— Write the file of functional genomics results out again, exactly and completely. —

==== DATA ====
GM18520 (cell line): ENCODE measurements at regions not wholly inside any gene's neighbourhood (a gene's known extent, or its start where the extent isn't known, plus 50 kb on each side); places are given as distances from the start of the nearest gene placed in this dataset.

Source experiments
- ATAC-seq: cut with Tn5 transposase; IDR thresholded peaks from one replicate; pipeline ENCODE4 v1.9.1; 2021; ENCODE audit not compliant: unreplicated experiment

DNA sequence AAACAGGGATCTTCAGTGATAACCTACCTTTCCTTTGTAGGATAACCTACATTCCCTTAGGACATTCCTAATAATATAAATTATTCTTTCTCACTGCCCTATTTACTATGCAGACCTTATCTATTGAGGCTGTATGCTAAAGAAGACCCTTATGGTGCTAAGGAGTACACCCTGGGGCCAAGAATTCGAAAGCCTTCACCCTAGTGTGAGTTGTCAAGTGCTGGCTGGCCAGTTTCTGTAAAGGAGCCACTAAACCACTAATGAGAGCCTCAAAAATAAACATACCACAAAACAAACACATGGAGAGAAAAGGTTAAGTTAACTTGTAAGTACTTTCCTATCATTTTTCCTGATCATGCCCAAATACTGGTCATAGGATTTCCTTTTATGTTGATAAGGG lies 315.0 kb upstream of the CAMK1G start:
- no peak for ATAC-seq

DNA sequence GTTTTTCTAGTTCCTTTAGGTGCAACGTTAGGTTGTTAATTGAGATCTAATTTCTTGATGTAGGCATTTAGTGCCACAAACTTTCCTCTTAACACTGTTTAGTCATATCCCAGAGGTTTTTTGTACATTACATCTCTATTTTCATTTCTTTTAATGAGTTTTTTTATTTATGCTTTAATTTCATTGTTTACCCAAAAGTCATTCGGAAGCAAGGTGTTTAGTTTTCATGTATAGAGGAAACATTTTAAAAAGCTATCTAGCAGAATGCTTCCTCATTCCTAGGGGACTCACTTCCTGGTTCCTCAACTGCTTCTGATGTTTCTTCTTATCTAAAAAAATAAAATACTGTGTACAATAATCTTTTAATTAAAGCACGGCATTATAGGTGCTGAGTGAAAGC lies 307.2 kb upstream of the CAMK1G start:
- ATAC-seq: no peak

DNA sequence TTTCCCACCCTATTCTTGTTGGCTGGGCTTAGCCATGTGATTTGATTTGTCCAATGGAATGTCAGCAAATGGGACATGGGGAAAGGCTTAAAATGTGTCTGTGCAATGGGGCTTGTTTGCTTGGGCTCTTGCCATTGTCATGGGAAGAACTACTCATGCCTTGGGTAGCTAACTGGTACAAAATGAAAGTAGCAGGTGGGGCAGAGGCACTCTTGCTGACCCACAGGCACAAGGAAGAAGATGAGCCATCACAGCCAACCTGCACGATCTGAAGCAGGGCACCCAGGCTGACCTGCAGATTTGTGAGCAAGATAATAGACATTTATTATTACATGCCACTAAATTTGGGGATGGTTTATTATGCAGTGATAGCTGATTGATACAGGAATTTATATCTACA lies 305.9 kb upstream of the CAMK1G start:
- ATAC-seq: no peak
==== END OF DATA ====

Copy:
GM18520 (cell line): ENCODE measurements at regions not wholly inside any gene's neighbourhood (a gene's known extent, or its start where the extent isn't known, plus 50 kb on each side); places are given as distances from the start of the nearest gene placed in this dataset.

Source experiments
- ATAC-seq: cut with Tn5 transposase; IDR thresholded peaks from one replicate; pipeline ENCODE4 v1.9.1; 2021; ENCODE audit not compliant: unreplicated experiment

DNA sequence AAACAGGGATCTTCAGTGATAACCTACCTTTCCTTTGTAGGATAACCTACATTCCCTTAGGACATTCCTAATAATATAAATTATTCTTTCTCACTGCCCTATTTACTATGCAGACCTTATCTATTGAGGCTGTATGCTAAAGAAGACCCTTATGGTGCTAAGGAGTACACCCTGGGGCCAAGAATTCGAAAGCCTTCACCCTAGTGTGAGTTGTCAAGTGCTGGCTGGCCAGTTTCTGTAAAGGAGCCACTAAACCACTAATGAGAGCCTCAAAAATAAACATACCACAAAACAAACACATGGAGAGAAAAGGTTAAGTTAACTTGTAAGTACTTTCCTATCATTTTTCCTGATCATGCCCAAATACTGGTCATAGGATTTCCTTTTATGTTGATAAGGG lies 315.0 kb upstream of the CAMK1G start:
- no peak for ATAC-seq

DNA sequence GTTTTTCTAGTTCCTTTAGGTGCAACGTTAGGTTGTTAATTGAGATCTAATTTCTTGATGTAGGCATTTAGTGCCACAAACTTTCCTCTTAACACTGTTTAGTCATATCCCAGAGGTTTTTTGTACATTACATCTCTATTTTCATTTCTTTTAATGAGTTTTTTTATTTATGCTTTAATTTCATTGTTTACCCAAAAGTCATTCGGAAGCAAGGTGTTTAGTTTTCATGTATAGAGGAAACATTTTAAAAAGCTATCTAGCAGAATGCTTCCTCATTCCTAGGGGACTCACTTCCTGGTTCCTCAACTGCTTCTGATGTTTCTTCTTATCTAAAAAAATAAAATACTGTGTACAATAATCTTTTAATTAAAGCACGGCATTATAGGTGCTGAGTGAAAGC lies 307.2 kb upstream of the CAMK1G start:
- ATAC-seq: no peak

DNA sequence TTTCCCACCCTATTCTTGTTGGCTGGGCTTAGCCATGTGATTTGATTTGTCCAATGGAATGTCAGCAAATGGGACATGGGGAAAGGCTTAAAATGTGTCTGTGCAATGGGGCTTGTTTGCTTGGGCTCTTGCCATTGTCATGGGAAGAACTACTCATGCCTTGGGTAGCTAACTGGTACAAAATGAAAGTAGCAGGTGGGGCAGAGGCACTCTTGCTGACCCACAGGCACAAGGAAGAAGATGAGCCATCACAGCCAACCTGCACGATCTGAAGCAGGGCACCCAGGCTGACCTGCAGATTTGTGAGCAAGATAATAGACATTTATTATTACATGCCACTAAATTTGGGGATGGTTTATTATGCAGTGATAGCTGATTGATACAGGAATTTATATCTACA lies 305.9 kb upstream of the CAMK1G start:
- ATAC-seq: no peak